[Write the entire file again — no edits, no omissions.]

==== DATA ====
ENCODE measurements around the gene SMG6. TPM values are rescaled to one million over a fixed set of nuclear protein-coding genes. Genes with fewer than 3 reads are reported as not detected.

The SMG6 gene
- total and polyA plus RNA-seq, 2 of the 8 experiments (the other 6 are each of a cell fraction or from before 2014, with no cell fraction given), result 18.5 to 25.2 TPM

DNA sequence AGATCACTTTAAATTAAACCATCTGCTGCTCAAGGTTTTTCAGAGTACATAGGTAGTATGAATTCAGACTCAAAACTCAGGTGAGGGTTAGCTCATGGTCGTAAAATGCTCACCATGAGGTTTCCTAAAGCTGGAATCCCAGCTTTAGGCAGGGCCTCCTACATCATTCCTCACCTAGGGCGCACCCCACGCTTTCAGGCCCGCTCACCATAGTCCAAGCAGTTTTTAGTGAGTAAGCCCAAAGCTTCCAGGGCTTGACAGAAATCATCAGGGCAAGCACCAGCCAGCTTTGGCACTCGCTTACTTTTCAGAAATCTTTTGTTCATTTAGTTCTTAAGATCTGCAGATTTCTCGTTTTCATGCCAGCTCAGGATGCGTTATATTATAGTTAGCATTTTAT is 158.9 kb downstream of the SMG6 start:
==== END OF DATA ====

ENCODE measurements around the gene SMG6. TPM values are rescaled to one million over a fixed set of nuclear protein-coding genes. Genes with fewer than 3 reads are reported as not detected.

The SMG6 gene
- total and polyA plus RNA-seq, 2 of the 8 experiments (the other 6 are each of a cell fraction or from before 2014, with no cell fraction given), result 18.5 to 25.2 TPM

DNA sequence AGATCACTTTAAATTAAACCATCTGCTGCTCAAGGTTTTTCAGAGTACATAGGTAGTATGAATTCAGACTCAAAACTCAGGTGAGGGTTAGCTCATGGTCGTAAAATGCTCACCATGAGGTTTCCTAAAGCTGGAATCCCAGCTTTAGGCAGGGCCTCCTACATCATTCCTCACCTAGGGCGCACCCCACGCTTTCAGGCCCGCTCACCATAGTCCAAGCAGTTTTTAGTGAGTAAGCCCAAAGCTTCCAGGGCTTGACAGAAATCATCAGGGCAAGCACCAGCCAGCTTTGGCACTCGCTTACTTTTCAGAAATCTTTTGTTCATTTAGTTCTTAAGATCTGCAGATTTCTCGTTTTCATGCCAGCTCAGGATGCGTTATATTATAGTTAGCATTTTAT is 158.9 kb downstream of the SMG6 start: